Forum for Science, Industry and Business

Sponsored by:     3M 
Search our Site:

 

Astronomers take close-up pictures of mysterious dark object

09.04.2010
For the first time, astronomers have directly observed the mysterious dark companion in a binary star system that has puzzled skywatchers since the 19th century.

Using an instrument developed at the University of Michigan, scientists have taken close-up pictures of Epsilon Aurigae during its eclipse, which happens every 27 years. "Close up" in this case is a relative term, but the images zoom in enough to show the shape of the dark object's shadow.

"Seeing is believing," said John Monnier, an associate professor in the U-M Department of Astronomy who is an author of a paper about the research findings published in the April 8 edition of Nature. Researchers from the University of Denver and Georgia State University were involved as well.

Epsilon Aurigae is the fifth brightest star in the northern constellation Auriga. For more than 175 years, astronomers have known it is dimmer than it should be, given its mass. They also noticed its brightness dip for more than a year every few decades. They surmised that it was a binary system in which one companion was invisible. But what type of object was the companion?

Because astronomers hadn't observed much light from it, the prevailing theory labeled it a smaller star orbited edge-on by a thick disk of dust. The theory held that the disk's orbit must be in precisely the same plane as the dark object's orbit around the brighter star, and all of this had to be occurring in the same plane as Earth's vantage point. This would be an unlikely alignment, but it explained observations.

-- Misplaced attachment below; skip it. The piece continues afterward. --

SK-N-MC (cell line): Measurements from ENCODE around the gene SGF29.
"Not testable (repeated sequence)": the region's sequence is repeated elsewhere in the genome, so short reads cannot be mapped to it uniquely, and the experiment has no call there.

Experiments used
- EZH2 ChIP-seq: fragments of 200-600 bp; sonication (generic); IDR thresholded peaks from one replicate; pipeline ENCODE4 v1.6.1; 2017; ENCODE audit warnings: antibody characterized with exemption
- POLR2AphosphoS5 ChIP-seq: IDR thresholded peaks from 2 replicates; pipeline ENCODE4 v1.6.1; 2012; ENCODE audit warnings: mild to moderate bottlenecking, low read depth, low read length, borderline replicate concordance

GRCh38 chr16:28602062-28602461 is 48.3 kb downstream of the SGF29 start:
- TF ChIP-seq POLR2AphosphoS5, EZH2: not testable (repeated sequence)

The new images show that this is indeed the case. A geometrically thin, dark, dense, but partially translucent cloud can be seen passing in front of Epsilon Aurigae.

"This really shows that the basic paradigm was right, despite the slim probability," Monnier said. "It kind of blows my mind that we could capture this. There's no other system like this known. On top of that, it seems to be in a rare phase of stellar life. And it happens to be so close to us. It's extremely fortuitous."

The disk appears much flatter than recent modeling from the Spitzer Space Telescope suggests, Monnier said.

"It's really flat as a pancake," he said.

Monnier led the creation of the Michigan Infra-Red Combiner (MIRC) instrument that was used to produce these images. MIRC uses a process called "interferometry" to combine the light entering four telescopes at the CHARA array at Georgia State University and amplify it so that it seems to be coming through a device 100 times larger than the Hubble Space Telescope.

MIRC allowed astronomers to see the shape and surface characteristics of stars for the first time. Previously, stars were mere points of light even with the largest telescopes.

"Interferometry has made high resolution imaging of distant objects a reality," said Fabien Baron, a post-doctoral researcher in the Department of Astronomy who helped with the imaging in this study. "It most probably will solve many mysteries but also raise many new questions."

The paper is called "Infrared images of the transiting disk in the epsilon Aurigae System." Xiao Che, a graduate student in the U-M Department of Astronomy, contributed to the research. The lead authors are astrophysics graduate student Brian Kloppenborg and astronomy professor Bob Stencel at the University of Denver.

This research is funded by the National Science Foundation and the office of the dean of the College of Arts and Sciences at Georgia State University.

John Monnier: www.astro.lsa.umich.edu/~monnier

Nicole Casal Moore | EurekAlert!
Further information:
http://www.umich.edu

More articles from Physics and Astronomy:

nachricht Astronomers find unexpected, dust-obscured star formation in distant galaxy